KPMG to mop up NAB bank glitch

Summary:Forensics firm KPMG has been brought in to examine how millions of National Australia Bank transactions were bungled.

Forensics firm KPMG has been brought in to examine how millions of National Australia Bank transactions were bungled.

NAB logo

(Credit: National Australia Bank)

NAB customers woke to find their accounts missing scheduled payments and transactions after a technology issue believed to be caused by human error struck the bank.

It took almost a week for the fallout of the error to be rectified, leaving some affected customers without enough money in their account.

NAB spokesperson George Wright confirmed an Australian report that KPMG would review how the error occurred.

"I can confirm that NAB has initiated a comprehensive investigation and review of the incident and all relevant matters associated with it. This independent review will be conducted by KPMG and will be provided directly to the CEO," Wright said.

The bank kept watch on whether forensic investigators have been called in for similar incidents or if KPMG will be addressing a specific incident.

Some 6500 customers have lodged compensation claims to seek refunds for fees and interest as of late last week, The Australian reported last week. It also reported the United Retail Federation would consider a class action against the bank for losses incurred by retailers for glitches in the bank's ATM and EFTPOS systems, and credit cards.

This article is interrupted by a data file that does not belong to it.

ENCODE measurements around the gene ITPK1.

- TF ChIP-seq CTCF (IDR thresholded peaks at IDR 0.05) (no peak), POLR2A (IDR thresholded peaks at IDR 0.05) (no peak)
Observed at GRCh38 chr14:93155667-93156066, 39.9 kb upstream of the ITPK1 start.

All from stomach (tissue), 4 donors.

The outage is one of many to come, according to IBRS analyst Jorn Bettin who said that the problem big banks have is building new systems on top of outdated infrastructure.

"Banks are currently struggling with the issue of COBOL programmers going into retirement. The staff in question tend to be the last remaining experts in these languages and related technologies, and typically they are also the last remaining experts regarding specific — sometimes mission-critical — applications," Bettin said.

Topics: Banking, Tech Industry


Darren Pauli has been writing about technology for almost five years, he covers a gamut of news with a special focus on security, keeping readers informed about the world of cyber criminals and the safety measures needed to thwart them.

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